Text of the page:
Geoff Pender: I’m going to go out on a limb and predict that does not get looked at very closely. 

Bobby Harrison: Well the fact that it is not looked at doesn’t mean that we should not point it out that that might be an inequity in the tax system. And you know, there’s no greater inequity I think than the grocery tax. And so, you know, whether they will look at that or not, I don’t know. Mississippi loves its sales tax.

I mean, you know, we talked about the income tax being about a third of the state revenue, a little bit less than a third. You know, the sales tax and other consumption taxes, excise taxes and stuff, already makes up about 38% of the overall state revenue, so Mississippi is already heavily dependent on its sales tax.

And, you know, maybe we should look at some areas there. Will we? Geoff’s right, probably not, but I think part of our job is to just point out different options out there and see what legislators do about them.

Adam Ganucheau: Sure. Well, y’all both have been all over this, and it’s certainly helpful to hear your perspectives on it. Geoff, your analysis like I said, if anybody wants to go read, that headline, like I said, is: “Who will lawmakers listen to on taxes Grover Norquist or Mississippi business leaders?” That posted on August 31st of this year. If you have listened to this episode, and you’re still wanting to hear more about all this, I’d encourage you to scroll back in our podcast list. I think it’s about 24, 25 episodes ago published on February 28th of this year. I sat down with Speaker Gunn and asked him all about his plan and what he wants to do. So if you want to hear more about that, you can. And I mean, Geoff, Bobby y’all will continue covering this closely and looking forward to it and thank you all so much for everything.

Bobby Harrison: Thanks guys. 

Geoff Pender: Thanks.

Adam Ganucheau: As we cover the biggest political stories in this state, you don’t want to miss an episode of The Other Side. We’ll bring you more reporting from every corner of the state, sharing the voices of Mississippians and how they’re impacted by the news. So, what do we need from you, the listener? We need your feedback and support.

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Subscribe to our weekly podcast on your favorite podcast app or stream episodes online at MississippiToday.org/the-other-side. For the Mississippi Today team, I’m Adam Ganucheau. The Other Side is produced by Mississippi Today and engineered by Blue Sky Studios. We hope you’ll join us for our next episode.


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Adam Ganucheau, as Mississippi Today's editor-in-chief, oversees the newsroom and works with the editorial team to fulfill our mission of producing high-quality journalism in the public interest. Adam has covered politics and state government for Mississippi Today since February 2016. A native of Hazlehurst, Adam has worked as a staff reporter for AL.com, The Birmingham News and The Clarion-Ledger and his work has appeared in The New York Times, The Washington Post and Atlanta Journal-Constitution. Adam earned his bachelor’s in journalism from the University of Mississippi.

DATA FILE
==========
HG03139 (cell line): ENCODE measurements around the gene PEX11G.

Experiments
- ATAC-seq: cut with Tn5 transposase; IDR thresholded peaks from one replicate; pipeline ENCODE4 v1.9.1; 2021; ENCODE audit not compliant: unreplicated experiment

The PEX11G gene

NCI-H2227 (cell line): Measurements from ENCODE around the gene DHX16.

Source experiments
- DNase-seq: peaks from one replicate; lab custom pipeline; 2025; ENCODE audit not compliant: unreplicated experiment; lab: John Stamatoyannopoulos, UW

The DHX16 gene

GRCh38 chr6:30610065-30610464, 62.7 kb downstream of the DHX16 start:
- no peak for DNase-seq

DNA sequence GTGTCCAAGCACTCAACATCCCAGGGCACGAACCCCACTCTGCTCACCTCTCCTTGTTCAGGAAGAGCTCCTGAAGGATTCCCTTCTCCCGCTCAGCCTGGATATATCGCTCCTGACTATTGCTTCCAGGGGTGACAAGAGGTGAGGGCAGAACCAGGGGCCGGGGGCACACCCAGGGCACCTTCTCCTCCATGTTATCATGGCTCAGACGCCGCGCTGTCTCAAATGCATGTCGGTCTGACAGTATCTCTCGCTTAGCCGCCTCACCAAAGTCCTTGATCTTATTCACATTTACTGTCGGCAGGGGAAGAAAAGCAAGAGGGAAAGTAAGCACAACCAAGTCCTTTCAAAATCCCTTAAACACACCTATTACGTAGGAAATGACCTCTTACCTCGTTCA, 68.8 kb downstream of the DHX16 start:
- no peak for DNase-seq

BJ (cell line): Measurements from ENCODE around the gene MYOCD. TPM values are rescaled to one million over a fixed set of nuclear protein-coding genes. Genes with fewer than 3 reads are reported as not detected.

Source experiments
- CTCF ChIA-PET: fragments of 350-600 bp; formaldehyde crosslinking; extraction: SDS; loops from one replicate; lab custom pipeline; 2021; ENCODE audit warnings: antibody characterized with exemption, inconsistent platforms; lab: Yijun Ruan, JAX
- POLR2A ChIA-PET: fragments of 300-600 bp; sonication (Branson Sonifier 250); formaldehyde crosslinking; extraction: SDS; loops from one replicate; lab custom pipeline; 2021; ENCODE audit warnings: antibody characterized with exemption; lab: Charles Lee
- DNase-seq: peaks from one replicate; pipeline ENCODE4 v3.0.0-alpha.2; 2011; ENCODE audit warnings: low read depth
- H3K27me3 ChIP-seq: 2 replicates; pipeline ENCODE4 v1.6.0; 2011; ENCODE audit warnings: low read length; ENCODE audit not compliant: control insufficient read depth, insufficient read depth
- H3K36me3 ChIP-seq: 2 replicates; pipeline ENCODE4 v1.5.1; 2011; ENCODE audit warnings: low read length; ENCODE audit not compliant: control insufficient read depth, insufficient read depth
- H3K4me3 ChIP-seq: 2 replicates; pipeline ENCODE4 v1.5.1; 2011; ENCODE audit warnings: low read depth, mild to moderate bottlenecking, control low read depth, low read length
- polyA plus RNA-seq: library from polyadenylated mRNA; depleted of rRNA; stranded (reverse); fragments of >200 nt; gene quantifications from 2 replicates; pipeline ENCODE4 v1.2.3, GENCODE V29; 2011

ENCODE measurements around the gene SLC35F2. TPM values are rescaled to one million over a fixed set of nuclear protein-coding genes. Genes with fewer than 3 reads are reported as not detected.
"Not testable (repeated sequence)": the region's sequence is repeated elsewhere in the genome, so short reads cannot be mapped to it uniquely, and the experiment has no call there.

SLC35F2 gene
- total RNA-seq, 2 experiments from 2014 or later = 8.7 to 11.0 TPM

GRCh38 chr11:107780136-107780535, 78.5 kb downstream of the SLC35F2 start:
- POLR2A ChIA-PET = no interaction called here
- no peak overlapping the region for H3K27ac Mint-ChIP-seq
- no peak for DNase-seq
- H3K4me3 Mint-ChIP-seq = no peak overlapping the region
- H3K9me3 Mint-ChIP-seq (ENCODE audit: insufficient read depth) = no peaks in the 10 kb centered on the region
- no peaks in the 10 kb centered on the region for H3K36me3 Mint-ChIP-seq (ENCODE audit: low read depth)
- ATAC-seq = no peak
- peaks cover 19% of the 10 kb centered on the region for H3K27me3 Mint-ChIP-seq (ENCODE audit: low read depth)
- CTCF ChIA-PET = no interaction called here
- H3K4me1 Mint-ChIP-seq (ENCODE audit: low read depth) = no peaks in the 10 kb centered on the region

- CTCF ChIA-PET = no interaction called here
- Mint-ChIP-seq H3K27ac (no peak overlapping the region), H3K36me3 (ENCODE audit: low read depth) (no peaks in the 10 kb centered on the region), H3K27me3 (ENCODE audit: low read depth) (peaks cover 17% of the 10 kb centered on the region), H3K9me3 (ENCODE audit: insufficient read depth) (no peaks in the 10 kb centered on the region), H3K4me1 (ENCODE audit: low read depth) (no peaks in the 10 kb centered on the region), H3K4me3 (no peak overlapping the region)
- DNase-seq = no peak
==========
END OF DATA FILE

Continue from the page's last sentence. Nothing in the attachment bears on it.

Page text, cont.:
Bobby Harrison, Mississippi Today’s senior capitol reporter, covers politics, government and the Mississippi State Legislature. He also writes a weekly news analysis which is co-published in newspapers statewide. A native of Laurel, Bobby joined our team June 2018 after working for the North Mississippi Daily Journal in Tupelo since 1984. He is president of the Mississippi Capitol Press Corps Association and works with the Mississippi State University Stennis Institute to organize press luncheons. Bobby has a bachelor's in American Studies from the University of Southern Mississippi and has received multiple awards from the Mississippi Press Association, including the Bill Minor Best Investigative/In-depth Reporting and Best Commentary Column.

Geoff Pender serves as senior political reporter, working closely with Mississippi Today leadership on editorial strategy and investigations. Pender brings 30 years of political and government reporting experience to Mississippi Today. He was political and investigative editor at the Clarion Ledger, where he also penned a popular political column. He previously served as an investigative reporter and political editor at the Sun Herald, where he was a member of the Pulitzer Prize-winning team for Hurricane Katrina coverage. Originally from Florence, Mississippi, Pender is a journalism graduate of the University of Southern Mississippi and has received numerous awards throughout his career for reporting, columns and freedom of information efforts.